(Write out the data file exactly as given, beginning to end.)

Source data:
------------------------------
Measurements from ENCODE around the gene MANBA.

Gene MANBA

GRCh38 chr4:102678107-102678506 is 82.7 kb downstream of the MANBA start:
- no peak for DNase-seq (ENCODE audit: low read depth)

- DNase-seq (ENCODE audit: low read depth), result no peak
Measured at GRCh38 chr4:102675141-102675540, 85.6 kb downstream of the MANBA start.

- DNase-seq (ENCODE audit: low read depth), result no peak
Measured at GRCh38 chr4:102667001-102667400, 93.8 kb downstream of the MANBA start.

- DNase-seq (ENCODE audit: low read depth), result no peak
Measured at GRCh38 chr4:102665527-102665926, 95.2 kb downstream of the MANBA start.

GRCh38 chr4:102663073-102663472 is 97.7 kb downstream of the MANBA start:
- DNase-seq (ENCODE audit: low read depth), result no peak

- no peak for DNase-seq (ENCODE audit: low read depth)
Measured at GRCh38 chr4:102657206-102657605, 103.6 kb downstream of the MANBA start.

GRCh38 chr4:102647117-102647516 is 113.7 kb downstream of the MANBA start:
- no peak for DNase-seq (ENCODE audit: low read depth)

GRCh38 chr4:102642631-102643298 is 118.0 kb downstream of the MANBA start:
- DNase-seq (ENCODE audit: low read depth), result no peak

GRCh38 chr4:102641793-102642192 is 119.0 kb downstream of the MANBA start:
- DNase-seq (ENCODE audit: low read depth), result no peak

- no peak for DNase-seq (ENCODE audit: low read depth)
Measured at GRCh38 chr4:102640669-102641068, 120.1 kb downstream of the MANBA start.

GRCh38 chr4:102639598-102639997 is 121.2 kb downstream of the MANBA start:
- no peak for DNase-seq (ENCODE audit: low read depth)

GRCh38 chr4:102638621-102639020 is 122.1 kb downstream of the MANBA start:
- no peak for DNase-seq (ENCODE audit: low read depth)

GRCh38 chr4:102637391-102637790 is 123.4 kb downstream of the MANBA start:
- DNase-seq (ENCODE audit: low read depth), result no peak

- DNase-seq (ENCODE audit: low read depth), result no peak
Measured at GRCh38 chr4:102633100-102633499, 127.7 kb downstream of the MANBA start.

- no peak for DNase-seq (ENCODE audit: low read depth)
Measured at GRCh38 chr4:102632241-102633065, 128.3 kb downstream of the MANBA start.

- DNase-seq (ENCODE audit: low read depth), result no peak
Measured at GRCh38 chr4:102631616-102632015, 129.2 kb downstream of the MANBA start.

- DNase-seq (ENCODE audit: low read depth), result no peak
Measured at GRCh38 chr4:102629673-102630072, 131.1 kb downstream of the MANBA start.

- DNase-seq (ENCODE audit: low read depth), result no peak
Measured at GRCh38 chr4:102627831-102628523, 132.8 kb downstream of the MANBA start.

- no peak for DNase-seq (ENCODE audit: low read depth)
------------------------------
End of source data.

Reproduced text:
Measurements from ENCODE around the gene MANBA.

Gene MANBA

GRCh38 chr4:102678107-102678506 is 82.7 kb downstream of the MANBA start:
- no peak for DNase-seq (ENCODE audit: low read depth)

- DNase-seq (ENCODE audit: low read depth), result no peak
Measured at GRCh38 chr4:102675141-102675540, 85.6 kb downstream of the MANBA start.

- DNase-seq (ENCODE audit: low read depth), result no peak
Measured at GRCh38 chr4:102667001-102667400, 93.8 kb downstream of the MANBA start.

- DNase-seq (ENCODE audit: low read depth), result no peak
Measured at GRCh38 chr4:102665527-102665926, 95.2 kb downstream of the MANBA start.

GRCh38 chr4:102663073-102663472 is 97.7 kb downstream of the MANBA start:
- DNase-seq (ENCODE audit: low read depth), result no peak

- no peak for DNase-seq (ENCODE audit: low read depth)
Measured at GRCh38 chr4:102657206-102657605, 103.6 kb downstream of the MANBA start.

GRCh38 chr4:102647117-102647516 is 113.7 kb downstream of the MANBA start:
- no peak for DNase-seq (ENCODE audit: low read depth)

GRCh38 chr4:102642631-102643298 is 118.0 kb downstream of the MANBA start:
- DNase-seq (ENCODE audit: low read depth), result no peak

GRCh38 chr4:102641793-102642192 is 119.0 kb downstream of the MANBA start:
- DNase-seq (ENCODE audit: low read depth), result no peak

- no peak for DNase-seq (ENCODE audit: low read depth)
Measured at GRCh38 chr4:102640669-102641068, 120.1 kb downstream of the MANBA start.

GRCh38 chr4:102639598-102639997 is 121.2 kb downstream of the MANBA start:
- no peak for DNase-seq (ENCODE audit: low read depth)

GRCh38 chr4:102638621-102639020 is 122.1 kb downstream of the MANBA start:
- no peak for DNase-seq (ENCODE audit: low read depth)

GRCh38 chr4:102637391-102637790 is 123.4 kb downstream of the MANBA start:
- DNase-seq (ENCODE audit: low read depth), result no peak

- DNase-seq (ENCODE audit: low read depth), result no peak
Measured at GRCh38 chr4:102633100-102633499, 127.7 kb downstream of the MANBA start.

- no peak for DNase-seq (ENCODE audit: low read depth)
Measured at GRCh38 chr4:102632241-102633065, 128.3 kb downstream of the MANBA start.

- DNase-seq (ENCODE audit: low read depth), result no peak
Measured at GRCh38 chr4:102631616-102632015, 129.2 kb downstream of the MANBA start.

- DNase-seq (ENCODE audit: low read depth), result no peak
Measured at GRCh38 chr4:102629673-102630072, 131.1 kb downstream of the MANBA start.

- DNase-seq (ENCODE audit: low read depth), result no peak
Measured at GRCh38 chr4:102627831-102628523, 132.8 kb downstream of the MANBA start.

- no peak for DNase-seq (ENCODE audit: low read depth)